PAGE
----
# use that to set the XML setting, create the DataCollectorSet,
 # start it.
 $datacollectorset = New-Object -COM Pla.DataCollectorSet
 $xml = Get-Content C:\temp\PerfmonTemplate.xml
 $datacollectorset.SetXml($xml)
 $datacollectorset.Commit("$DataCollectorName" , $null , 0x0003) | Out-Null
 $datacollectorset.start($false)
 }

 # Remove the XML file from the target server
 Remove-Item "\\$server\c$\Temp\PerfmonTemplate.xml"
 }
else{
 Write-Host "Target Server does not contain the folder C:\Temp"
 }
}

We calculated that this script would save 29 hours manual effort…….and that was just the first time we needed to do it. Later on we had to change some of the counters, so needed to first remove all of the Data Collector Sets and replace them with modified versions from a new XML file.

The following script removes an existing Data Collector Set and renames the folder it was storing logs in – this is because if you subsequently create a new one it will fail if you are using the same paths.

<#
.SYNOPSIS
 Remove a Specified Data Collector
.DESCRIPTION
 Remove a Specified Data Collector
.NOTES
 Authors:  Jonathan Medd
.PARAMETER CSVFilePath
 Path of CSV file to import
.PARAMETER DataCollectorName
 Name of existing Data Collector
.EXAMPLE
 Remove-DataCollectorSet -CSVFilePath C:\Scripts\Servers.csv -DataCollectorName CPUIssue
#>
param (
 [parameter(Mandatory=$True,HelpMessage='Path of CSV file to import')]
 $CSVFilePath
 ,
 [parameter(Mandatory=$True,HelpMessage='Name of existing Data Collector')]
 $DataCollectorName
 )

# Test for existence of supplied CSV file
if (Test-Path $CSVFilePath){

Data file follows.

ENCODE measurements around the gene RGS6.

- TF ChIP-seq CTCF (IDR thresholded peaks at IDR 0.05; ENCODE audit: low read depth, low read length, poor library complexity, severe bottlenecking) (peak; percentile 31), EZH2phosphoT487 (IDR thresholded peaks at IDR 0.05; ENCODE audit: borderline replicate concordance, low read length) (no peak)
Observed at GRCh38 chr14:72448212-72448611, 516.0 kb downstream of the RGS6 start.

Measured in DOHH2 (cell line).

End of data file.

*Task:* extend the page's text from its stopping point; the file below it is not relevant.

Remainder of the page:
}
else{
 Write-Host "Path to CSV file is invalid, exiting script"
 Exit
 }

# Generate list of servers to remove Perfmon Data Collector Sets from
$servers = Get-Content $CSVFilePath

# Create a string with the current date to append to the Perfmon folder name
$today = Get-Date
$RenameText = [string]$today.Day + [string]$today.Month + [string]$today.Year
$NewnameText = $DataCollectorName + '_' + $RenameText

foreach ($server in $servers){

Write-Host "Removing Collector Set for $Server"

# Use PowerShell Remoting to execute script block on target server
Invoke-Command -ComputerName $server -ArgumentList $DataCollectorName,$NewnameText,$Server -ScriptBlock {param($DataCollectorName, $NewnameText, $Server)

if (Test-Path C:\PerformanceLogs\$DataCollectorName) {

 $datacollectorset = New-Object -COM Pla.DataCollectorSet
 $datacollectorset.Query("$DataCollectorName",$null)
 $datacollectorset.stop($false)

 Start-Sleep 10

 $datacollectorset.Delete()

 Rename-Item -Path C:\PerformanceLogs\$DataCollectorName -NewName C:\PerformanceLogs\$NewnameText
 }
else {

 Write-Host "Collector Set for $Server Does Not Exist"

 }
}

}

Windows Server 2008 – Extend System Volume Error ‘The parameter is incorrect’

I previously blogged about Extending the System Disk in Windows Server 2008 where as a new feature over Windows Server 2003 it is possible to extend the system volume online and without needing to resort to third party tools which often required at least a reboot.

I’ve now used this feature many times, but yesterday I had an issue when extending the volume of a Windows Server 2008 system drive where it returned the horrible looking error below ‘The parameter is incorrect’.